Edelstein: Journalist hiring private eyes to tail MKs belongs in jail

Journalist's "100 Days of Transparency" project raised almost NIS 160,000 to follow lawmakers who "love darkness" and "resist transparency."

Yuli Edelstein (photo credit: MARC ISRAEL SELLEM/THE JERUSALEM POST)
Yuli Edelstein
Knesset Speaker Yuli Edelstein plans to ban from the Knesset all those involved in a plan to hire private investigators to follow MKs in the name of transparency, and called for them to be put in prison.
Former Calcalist Knesset reporter Tomer Avital started raising money for his "100 Days of Transparency" project in July via the Israeli crowdfunding site Headstart, and as of Monday, has close to NIS 160,000 to hire private investigators to "make transparency-resisters [in the Knesset] sweat," as the project's page reads.
A video on the project's site shows MKs hugging lobbyists and attending parties with some of the wealthiest Israelis and points out that many MKs only attend a handful of plenum meetings.
100 Days of Transparency Headstart campaign
Avital, who also wrote a murder mystery describing an extreme case of what can happen when there is a lack of transparency in the Knesset, particularly in regards to lobbyists, plans to have investigators track the activities of lawmakers who "love darkness," meaning those whose schedules and activities are least transparent.
"They should think twice before serving narrow interests. In general, we want elected officials to be subject to new, different public transparency standards. Specifically, we want to know who they're meeting with and why they are ditching the plenum," Avital wrote on the Headstart page.
Edelstein attacked the initiative on Monday, in an interview with Galey Israel Radio, saying "if someone involved ends up in court and in jail and in handcuffs, I won't shed a tear."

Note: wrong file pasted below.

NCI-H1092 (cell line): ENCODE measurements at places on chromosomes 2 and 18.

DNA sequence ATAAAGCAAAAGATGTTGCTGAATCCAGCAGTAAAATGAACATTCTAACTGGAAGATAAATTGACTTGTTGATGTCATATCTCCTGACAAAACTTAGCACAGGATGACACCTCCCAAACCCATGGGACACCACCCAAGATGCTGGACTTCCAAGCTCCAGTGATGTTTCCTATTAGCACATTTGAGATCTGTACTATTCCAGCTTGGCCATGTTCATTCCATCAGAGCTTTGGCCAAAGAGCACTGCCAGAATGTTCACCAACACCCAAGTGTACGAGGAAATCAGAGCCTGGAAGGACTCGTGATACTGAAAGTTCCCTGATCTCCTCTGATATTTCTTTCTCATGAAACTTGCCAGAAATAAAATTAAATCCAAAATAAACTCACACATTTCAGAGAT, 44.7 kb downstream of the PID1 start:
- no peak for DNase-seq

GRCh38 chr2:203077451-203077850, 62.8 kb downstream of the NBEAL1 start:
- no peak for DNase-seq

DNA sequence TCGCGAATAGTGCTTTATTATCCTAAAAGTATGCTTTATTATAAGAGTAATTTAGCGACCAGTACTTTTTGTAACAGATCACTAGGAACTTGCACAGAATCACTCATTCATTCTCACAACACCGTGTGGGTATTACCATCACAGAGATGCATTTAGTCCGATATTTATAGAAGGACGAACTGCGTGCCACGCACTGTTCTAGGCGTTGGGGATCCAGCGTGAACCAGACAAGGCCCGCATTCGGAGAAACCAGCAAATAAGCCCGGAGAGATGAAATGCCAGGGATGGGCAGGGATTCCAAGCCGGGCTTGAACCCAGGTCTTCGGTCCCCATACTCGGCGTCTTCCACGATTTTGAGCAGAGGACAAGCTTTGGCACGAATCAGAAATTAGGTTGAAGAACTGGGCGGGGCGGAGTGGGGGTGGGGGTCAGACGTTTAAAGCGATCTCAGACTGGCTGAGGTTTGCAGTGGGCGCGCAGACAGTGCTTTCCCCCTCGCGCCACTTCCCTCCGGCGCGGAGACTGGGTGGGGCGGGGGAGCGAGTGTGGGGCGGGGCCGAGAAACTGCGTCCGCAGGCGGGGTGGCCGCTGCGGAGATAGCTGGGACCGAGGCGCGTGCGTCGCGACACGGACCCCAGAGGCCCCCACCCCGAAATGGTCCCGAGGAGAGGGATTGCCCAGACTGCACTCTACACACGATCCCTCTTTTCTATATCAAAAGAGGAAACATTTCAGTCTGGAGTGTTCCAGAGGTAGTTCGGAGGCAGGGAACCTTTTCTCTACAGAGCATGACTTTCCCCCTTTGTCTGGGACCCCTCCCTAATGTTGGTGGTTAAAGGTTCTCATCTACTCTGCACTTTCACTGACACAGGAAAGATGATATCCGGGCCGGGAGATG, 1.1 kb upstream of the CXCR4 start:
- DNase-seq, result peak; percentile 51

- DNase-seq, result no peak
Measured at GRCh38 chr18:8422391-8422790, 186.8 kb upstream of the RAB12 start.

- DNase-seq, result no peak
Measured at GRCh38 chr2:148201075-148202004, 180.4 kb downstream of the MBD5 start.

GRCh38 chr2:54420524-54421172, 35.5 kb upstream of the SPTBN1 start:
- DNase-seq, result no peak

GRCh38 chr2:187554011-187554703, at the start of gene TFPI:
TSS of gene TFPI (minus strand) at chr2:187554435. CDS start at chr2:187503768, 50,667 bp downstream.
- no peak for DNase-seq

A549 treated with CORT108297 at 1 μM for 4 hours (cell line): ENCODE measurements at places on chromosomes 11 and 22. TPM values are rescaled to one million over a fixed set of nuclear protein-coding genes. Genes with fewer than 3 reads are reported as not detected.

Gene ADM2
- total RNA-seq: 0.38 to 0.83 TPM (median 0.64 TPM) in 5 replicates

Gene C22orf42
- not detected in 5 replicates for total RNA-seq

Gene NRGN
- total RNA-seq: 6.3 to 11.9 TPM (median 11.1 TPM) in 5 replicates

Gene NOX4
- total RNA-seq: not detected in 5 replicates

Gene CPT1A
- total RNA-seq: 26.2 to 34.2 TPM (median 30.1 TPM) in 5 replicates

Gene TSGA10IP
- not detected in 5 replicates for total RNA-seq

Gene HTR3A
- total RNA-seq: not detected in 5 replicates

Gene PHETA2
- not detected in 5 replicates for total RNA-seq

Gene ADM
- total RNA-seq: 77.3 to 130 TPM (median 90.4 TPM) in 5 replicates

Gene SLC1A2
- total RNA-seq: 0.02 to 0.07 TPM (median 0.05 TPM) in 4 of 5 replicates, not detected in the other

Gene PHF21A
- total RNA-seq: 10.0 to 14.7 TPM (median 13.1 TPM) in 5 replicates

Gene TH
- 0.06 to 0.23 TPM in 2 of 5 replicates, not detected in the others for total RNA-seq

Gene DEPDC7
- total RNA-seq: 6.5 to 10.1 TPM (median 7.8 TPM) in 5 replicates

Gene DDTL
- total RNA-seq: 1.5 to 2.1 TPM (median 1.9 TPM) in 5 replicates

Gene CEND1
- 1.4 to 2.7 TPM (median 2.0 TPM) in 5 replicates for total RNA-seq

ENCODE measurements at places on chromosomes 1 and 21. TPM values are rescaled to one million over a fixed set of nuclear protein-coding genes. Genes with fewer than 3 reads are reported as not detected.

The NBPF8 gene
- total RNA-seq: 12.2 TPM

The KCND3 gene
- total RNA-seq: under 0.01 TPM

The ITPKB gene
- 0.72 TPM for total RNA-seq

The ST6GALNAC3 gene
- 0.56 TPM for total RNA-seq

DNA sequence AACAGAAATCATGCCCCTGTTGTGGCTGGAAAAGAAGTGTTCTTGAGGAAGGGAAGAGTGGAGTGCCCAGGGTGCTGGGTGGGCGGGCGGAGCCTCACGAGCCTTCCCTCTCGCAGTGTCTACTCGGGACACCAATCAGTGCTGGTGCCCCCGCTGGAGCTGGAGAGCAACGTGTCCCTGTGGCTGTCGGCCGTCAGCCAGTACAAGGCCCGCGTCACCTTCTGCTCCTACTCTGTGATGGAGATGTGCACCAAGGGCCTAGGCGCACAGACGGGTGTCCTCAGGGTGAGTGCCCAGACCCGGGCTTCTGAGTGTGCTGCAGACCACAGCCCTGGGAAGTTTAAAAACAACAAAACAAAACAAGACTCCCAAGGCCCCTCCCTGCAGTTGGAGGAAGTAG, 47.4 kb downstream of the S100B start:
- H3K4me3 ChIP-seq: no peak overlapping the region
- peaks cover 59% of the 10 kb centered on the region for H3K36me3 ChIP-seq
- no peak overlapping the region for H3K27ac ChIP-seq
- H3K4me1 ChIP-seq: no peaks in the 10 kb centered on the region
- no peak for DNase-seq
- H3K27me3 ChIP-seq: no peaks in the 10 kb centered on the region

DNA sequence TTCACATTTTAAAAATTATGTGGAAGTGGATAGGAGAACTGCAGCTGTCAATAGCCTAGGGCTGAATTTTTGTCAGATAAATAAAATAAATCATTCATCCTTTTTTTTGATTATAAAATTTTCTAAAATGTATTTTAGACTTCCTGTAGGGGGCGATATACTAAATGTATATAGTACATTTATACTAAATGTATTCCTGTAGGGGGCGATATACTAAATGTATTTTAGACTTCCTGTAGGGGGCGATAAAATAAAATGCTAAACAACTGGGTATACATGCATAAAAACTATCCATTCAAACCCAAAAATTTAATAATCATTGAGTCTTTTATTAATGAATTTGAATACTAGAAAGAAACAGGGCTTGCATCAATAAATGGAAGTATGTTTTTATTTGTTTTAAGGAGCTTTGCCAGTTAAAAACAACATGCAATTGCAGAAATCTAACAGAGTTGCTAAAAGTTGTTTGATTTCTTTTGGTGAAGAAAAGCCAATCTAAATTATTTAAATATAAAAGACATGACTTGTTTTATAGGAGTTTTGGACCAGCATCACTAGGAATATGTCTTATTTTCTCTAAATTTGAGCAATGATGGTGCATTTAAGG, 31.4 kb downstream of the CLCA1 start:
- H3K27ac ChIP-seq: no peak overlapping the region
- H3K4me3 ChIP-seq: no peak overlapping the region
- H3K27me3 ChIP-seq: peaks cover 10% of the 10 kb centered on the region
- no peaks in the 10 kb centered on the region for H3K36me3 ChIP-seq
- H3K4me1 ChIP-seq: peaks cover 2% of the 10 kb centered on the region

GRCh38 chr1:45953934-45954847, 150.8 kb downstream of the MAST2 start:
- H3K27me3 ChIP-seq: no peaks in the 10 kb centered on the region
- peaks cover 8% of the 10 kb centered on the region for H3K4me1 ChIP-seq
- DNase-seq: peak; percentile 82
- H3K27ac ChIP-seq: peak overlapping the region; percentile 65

The Knesset Speaker pointed out that there are several former police commanders who are now MKs and often receive threats.
"Imagine if an MK is threatened and Knesset security tells him 'people from this kind of group are watching you, terrorists or criminals…just so you know.' That MK knows to be careful. But what if he always sees someone following him and he is sure that it is from this group  of – I'm not going to call them by the name they deserve – and he isn't careful, because he says it's these clowns, what do I care, and then he gets hurt?" he asked.
Edelstein also warned that he will not allow anyone involved in "100 Days of Transparency" into the Knesset and that "there will probably be more severe means" of blocking the project.
Any MK who complains about the project will receive police protection and legal aid, he added.
"There is a limit. Publicize things, demand transparency as much as you want, but these people are basically turning into criminals and claiming they are doing work for the public. I won't allow that," Edelstein said.
Avital called Edelstein's statements "amazing," writing on Facebook that parliamentary aides and even lobbyists support his initiative, but the MKs oppose it.
"Edelstein hinted I belong in jail, that I'm going too far and he plans to take away my entrance pass to the Knesset. I hope he's joking about the Knesset. As for going too far – they are, not us. As for my entrance pass – that's not funny. I need it. Part of my income comes from stories I get by walking around the Knesset's halls," Avital wrote.
The journalist posited that every citizen has the right to enter the Knesset and questioned the Speaker's right to take that away.
"I expected these responses, but I hoped people would wake up after 1,600 people paid to shout at the Knesset that the time has come for us to know who represents us and how. Is this really the response?" Avital asked.
Avital added on Monday that he is glad his initiative is meeting its goal to spark a dialogue about transparency, and that if MKs didn't vote down bills calling for basic transparency he would not have launched his project.
"The reality today is incomprehensible. Elected officials secretly own stock, vote secretly on policy and we have no idea what vacations they take, even though the public is their employer," Avital said. "This is an absurd situation that calls for absurd measures."
Avital added that, while he has a lot of respect for Edelstein, his response shows what most MKs think - they are afraid of their scheduled being revealed.
"What do they have to hide?" he asked.
The journalist also said his goal is not to threaten MKs but to understand why they avoid the plenum and whether they dedicate their time to narrow interests, and that the project only uses legal means.
"There won't be bugging or anything like that," Avital vowed. "I want to remind you that people hire private investigators in a legally questionable and problematic way are often the MKs themselves."